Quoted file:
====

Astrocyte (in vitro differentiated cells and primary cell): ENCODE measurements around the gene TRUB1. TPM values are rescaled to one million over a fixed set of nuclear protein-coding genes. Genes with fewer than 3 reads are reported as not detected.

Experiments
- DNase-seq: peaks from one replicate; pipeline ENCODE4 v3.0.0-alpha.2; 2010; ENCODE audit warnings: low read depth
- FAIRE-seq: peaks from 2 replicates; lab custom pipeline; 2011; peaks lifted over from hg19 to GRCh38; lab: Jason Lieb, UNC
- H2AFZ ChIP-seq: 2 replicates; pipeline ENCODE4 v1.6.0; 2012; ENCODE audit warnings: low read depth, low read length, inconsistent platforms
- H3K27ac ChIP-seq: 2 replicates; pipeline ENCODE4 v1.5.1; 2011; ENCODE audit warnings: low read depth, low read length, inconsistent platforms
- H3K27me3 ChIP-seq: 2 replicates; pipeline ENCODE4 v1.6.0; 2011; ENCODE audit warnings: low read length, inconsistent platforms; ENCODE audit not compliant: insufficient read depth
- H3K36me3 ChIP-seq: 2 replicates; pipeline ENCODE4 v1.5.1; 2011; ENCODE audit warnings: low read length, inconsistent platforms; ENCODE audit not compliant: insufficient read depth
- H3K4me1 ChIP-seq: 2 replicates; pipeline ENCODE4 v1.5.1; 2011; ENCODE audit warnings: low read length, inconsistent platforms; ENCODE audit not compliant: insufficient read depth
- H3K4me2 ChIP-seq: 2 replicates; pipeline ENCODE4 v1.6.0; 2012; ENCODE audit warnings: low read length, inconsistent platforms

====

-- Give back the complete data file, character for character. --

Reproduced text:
Astrocyte (in vitro differentiated cells and primary cell): ENCODE measurements around the gene TRUB1. TPM values are rescaled to one million over a fixed set of nuclear protein-coding genes. Genes with fewer than 3 reads are reported as not detected.

Experiments
- DNase-seq: peaks from one replicate; pipeline ENCODE4 v3.0.0-alpha.2; 2010; ENCODE audit warnings: low read depth
- FAIRE-seq: peaks from 2 replicates; lab custom pipeline; 2011; peaks lifted over from hg19 to GRCh38; lab: Jason Lieb, UNC
- H2AFZ ChIP-seq: 2 replicates; pipeline ENCODE4 v1.6.0; 2012; ENCODE audit warnings: low read depth, low read length, inconsistent platforms
- H3K27ac ChIP-seq: 2 replicates; pipeline ENCODE4 v1.5.1; 2011; ENCODE audit warnings: low read depth, low read length, inconsistent platforms
- H3K27me3 ChIP-seq: 2 replicates; pipeline ENCODE4 v1.6.0; 2011; ENCODE audit warnings: low read length, inconsistent platforms; ENCODE audit not compliant: insufficient read depth
- H3K36me3 ChIP-seq: 2 replicates; pipeline ENCODE4 v1.5.1; 2011; ENCODE audit warnings: low read length, inconsistent platforms; ENCODE audit not compliant: insufficient read depth
- H3K4me1 ChIP-seq: 2 replicates; pipeline ENCODE4 v1.5.1; 2011; ENCODE audit warnings: low read length, inconsistent platforms; ENCODE audit not compliant: insufficient read depth
- H3K4me2 ChIP-seq: 2 replicates; pipeline ENCODE4 v1.6.0; 2012; ENCODE audit warnings: low read length, inconsistent platforms